“Without 31N, general education students wouldn’t get these services,” says Hamka. “School social workers are overloaded with special education and higher-need students.”

Before this program, school social workers had to refer general education students to community counseling services. But community services aren’t always accessible or the best fit for students.

“Students may want to be in therapy, but their parents don’t have the time or resources to get there, or the wait lists are too long,” says Doyle. “We’re able to implement services while students are waiting to get long-term services in the community, or to remove some barriers that were preventing them from getting the therapy that they wanted or needed.”

Providing services in schools directly is an advantage in itself.

“Parents are relieved knowing kids can receive services when already in school,” says Hamka, explaining that it can be challenging for a parent to take their child to community care.

“Being in groups with classmates also allows kids to see that their friends have similar struggles,” adds Hamka. She appreciates how openly mental health is discussed in Washtenaw County schools and loves to see the children she works with sharing what they learn. 

“They take their tips and tell their friends, ‘You should try deep breathing or counting backwards, I tried it and it worked for me.’”

“There’s something different about being part of the schools and having the opportunity to connect with students in their safe place,” agrees Doyle.

Doyle also appreciates being able to connect with school staff. “We get to know the secretary, the lunchroom workers, the supervisors. If you’re stationed in the community, you’re not going to meet all these support people who interact with the children you serve.”

“Just knowing there’s somebody there that they could go to is really important for a young person,” adds Hierman. “Even if all the social worker is doing is stabilizing the situation to allow the student to step back into the classroom and be able to focus. And if a student requires long term or crisis care, then we have somebody in place who can connect them. It bridges access for kids.”

Collaborative support outside the school environment

While meeting students in school is an advantage, another unique and valuable part of the 31N program is that social workers can go beyond the schools to interact with a student’s family and community.

For example, the 31N social workers are able to do home visits, which school social workers usually do not have the capacity to do.

“Not only are we working with the student individually, but we get to work with the family,” says Doyle. “ We get out into the community and are able to meet our kids where they’re at. That’s so unique.”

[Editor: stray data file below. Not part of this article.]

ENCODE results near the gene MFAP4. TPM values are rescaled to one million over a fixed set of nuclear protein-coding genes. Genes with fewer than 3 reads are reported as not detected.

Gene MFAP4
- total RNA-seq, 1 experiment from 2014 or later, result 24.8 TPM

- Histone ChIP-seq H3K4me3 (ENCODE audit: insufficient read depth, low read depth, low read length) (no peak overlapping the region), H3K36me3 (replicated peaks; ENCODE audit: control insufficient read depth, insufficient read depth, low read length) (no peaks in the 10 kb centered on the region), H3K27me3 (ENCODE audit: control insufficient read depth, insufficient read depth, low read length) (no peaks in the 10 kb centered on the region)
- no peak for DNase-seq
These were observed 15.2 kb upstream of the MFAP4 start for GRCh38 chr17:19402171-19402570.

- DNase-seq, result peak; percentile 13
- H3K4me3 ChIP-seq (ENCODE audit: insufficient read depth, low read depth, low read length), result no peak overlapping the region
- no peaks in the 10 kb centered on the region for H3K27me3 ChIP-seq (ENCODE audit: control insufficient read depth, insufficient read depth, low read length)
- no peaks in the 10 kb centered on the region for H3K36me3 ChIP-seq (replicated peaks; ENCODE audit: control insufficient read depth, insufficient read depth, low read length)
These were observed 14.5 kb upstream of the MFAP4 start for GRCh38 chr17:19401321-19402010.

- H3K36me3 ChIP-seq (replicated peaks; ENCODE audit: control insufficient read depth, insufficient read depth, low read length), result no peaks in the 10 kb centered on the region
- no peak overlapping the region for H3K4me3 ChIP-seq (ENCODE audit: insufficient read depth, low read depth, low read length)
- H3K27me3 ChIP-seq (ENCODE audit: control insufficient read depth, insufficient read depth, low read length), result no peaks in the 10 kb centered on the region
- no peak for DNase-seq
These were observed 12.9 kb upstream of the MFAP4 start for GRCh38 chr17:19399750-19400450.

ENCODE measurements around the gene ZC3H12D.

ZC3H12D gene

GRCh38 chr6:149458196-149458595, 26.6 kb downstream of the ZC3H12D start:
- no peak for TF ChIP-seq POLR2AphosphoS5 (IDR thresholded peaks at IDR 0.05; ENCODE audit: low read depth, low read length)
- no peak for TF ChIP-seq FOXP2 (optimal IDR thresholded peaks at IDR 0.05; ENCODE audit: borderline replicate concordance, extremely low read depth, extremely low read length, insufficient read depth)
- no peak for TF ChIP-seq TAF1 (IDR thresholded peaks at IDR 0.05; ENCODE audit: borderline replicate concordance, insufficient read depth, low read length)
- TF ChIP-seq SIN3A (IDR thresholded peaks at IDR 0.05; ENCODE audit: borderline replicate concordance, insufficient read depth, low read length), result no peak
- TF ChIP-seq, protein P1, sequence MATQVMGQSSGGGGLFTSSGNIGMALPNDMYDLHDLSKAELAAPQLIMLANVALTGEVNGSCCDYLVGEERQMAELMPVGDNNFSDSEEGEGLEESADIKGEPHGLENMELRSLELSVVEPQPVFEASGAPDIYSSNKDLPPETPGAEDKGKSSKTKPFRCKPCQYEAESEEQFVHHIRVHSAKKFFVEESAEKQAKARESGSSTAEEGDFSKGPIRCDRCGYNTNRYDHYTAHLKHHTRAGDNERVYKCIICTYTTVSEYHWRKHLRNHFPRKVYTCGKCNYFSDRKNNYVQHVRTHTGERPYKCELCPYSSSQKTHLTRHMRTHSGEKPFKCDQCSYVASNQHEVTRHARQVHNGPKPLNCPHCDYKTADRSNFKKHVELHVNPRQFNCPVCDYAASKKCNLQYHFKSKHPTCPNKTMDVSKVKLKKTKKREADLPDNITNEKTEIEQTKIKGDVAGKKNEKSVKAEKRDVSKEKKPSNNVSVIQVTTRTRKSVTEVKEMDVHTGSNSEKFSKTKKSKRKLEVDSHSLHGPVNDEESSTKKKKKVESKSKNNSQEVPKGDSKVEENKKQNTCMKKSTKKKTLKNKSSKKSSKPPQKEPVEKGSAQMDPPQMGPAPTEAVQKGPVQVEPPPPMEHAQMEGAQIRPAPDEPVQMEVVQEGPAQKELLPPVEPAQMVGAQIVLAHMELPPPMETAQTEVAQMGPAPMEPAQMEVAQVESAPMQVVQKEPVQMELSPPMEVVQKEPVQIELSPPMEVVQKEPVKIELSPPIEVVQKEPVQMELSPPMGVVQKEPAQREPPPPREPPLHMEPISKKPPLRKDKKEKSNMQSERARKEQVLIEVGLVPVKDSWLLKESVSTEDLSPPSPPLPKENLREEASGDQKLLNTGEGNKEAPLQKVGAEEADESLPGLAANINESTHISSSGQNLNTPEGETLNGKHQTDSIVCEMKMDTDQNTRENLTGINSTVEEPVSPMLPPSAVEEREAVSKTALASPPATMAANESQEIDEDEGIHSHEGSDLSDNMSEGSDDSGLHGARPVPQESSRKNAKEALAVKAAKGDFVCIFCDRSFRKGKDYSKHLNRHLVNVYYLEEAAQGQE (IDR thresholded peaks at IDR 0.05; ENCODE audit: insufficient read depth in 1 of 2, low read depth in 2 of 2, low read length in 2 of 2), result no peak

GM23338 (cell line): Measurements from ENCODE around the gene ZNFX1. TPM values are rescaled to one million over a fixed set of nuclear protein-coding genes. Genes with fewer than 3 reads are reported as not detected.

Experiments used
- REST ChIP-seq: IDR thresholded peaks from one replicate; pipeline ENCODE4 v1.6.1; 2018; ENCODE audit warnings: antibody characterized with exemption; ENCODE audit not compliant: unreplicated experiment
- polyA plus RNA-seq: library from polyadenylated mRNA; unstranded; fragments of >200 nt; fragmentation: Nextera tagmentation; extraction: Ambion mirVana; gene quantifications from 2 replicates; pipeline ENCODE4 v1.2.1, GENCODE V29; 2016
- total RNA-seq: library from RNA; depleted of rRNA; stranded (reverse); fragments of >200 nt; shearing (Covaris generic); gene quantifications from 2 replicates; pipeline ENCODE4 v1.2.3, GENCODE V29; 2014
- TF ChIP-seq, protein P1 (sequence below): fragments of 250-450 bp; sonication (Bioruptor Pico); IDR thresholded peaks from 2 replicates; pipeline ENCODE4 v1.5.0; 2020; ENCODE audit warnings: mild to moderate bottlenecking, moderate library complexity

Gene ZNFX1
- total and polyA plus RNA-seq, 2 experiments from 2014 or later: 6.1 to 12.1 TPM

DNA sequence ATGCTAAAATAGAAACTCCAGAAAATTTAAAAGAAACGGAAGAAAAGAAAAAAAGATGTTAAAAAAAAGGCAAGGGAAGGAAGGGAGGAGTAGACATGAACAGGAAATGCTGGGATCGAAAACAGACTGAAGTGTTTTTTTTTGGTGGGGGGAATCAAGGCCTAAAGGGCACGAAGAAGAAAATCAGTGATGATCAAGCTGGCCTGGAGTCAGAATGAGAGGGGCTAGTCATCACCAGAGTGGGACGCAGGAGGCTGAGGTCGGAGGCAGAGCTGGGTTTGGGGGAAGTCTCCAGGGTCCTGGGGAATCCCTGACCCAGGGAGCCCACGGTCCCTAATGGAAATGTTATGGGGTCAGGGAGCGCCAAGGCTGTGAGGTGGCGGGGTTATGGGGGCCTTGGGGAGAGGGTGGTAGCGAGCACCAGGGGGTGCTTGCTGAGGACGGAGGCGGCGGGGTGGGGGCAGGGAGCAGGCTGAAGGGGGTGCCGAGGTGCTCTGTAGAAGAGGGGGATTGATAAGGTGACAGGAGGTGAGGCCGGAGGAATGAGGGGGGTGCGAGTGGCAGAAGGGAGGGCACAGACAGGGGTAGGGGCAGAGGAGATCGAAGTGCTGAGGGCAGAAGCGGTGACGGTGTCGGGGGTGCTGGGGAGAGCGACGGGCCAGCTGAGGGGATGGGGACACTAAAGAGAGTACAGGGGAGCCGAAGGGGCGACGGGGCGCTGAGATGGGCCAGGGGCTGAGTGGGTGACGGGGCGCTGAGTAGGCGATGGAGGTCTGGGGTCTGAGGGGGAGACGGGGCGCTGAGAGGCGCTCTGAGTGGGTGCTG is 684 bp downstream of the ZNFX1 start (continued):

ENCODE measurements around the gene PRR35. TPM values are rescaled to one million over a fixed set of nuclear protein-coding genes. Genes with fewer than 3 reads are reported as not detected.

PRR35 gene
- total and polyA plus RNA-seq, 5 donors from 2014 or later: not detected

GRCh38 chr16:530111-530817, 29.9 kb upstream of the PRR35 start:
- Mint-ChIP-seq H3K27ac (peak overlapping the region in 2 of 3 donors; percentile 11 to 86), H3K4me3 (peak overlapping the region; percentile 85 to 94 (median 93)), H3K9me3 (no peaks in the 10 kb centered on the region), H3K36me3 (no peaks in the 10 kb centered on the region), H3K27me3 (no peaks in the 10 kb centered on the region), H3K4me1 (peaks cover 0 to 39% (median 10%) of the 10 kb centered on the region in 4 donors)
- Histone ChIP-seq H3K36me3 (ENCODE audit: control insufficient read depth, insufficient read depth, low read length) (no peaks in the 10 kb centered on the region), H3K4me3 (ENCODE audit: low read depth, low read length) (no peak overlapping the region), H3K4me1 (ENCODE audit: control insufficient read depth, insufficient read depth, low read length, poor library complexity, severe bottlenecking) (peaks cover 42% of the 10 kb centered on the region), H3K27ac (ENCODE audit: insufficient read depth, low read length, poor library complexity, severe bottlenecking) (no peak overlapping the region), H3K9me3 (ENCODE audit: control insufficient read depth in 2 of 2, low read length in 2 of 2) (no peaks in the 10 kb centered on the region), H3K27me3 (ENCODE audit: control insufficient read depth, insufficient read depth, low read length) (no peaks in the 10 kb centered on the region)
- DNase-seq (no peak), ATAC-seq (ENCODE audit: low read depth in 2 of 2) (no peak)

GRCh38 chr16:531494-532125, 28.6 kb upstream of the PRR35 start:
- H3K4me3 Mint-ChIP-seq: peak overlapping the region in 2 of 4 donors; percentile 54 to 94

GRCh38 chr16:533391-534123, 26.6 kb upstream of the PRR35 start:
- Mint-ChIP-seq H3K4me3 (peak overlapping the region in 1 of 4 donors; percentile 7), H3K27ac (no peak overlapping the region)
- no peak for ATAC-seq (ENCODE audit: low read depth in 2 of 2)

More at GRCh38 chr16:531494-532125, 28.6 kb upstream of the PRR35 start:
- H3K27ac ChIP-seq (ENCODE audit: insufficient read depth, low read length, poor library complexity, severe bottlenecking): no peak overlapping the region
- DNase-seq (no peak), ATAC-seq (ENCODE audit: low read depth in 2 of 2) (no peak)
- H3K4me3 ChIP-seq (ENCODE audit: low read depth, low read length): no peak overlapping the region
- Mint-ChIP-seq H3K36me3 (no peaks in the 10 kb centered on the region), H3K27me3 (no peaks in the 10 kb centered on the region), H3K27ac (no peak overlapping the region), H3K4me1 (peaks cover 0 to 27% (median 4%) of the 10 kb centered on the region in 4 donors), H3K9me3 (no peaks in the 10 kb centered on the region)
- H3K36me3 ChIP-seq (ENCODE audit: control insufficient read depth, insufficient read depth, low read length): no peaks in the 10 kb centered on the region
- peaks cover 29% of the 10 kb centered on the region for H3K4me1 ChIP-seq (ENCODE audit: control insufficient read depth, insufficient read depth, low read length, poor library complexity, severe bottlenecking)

One of the program’s objectives is to provide case management and wraparound care, which Hierman says many families need.

“A lot of our kids are intersecting in multiple areas of support,” says Hierman. “For example, a young person who might be homeless may also be seen in truancy and have referrals for mental health support. Often, the trauma kids are enduring is coming from their home situation. We aim to approach this comprehensively so that we’re not just offering therapy, we’re also providing families the tools they need to continue that care, and helping them identify resources to support them.”

The 31N social workers may help families find resources to pay for electricity, water, food, or rent, or support them in accessing transportation or housing. They’ve also helped connect parents to educational programs to complete their GED. 

“It’s really about the whole family,” says Hierman. “Not just the student who’s in the building.”

The social workers collaborate with other organizations outside the schools as well. 

In one common scenario, Doyle says, “We were able to have the family, the student, teachers, social workers, child protective services, and truancy officers sitting at the table and working collaboratively to keep the child safe and well. The child could use their own voice to say what their needs were to feel successful in our community.”

Doyle believes this kind of collaboration can help to break cycles of arrest or hospitalization.

“They matter more than anything.”

Michigan has allowed more flexibility in the use of the 31N funds due to the pandemic. In addition to using the funds to support coordination of services, WISD is now able to include staff at less than a licensed master’s level.

To maximize the impact of this more flexible funding, WISD is partnering with the millage to create a paid internship program for master’s level social work students at the Eastern Michigan University School of Social Work.

WISD plans to hire four interns this September to run therapy groups and provide case management. The interns will significantly expand how much the current team can do and will help them meet students’ needs.

“My hope for this program is that kids see that they’re valued and important, and that’s why the community is implementing these additional resources,” says Doyle. “Because they matter more than anything. They’re so special. I hope they get the message that the millage isn’t just for adults, and that we are making sure they get the services that they deserve.”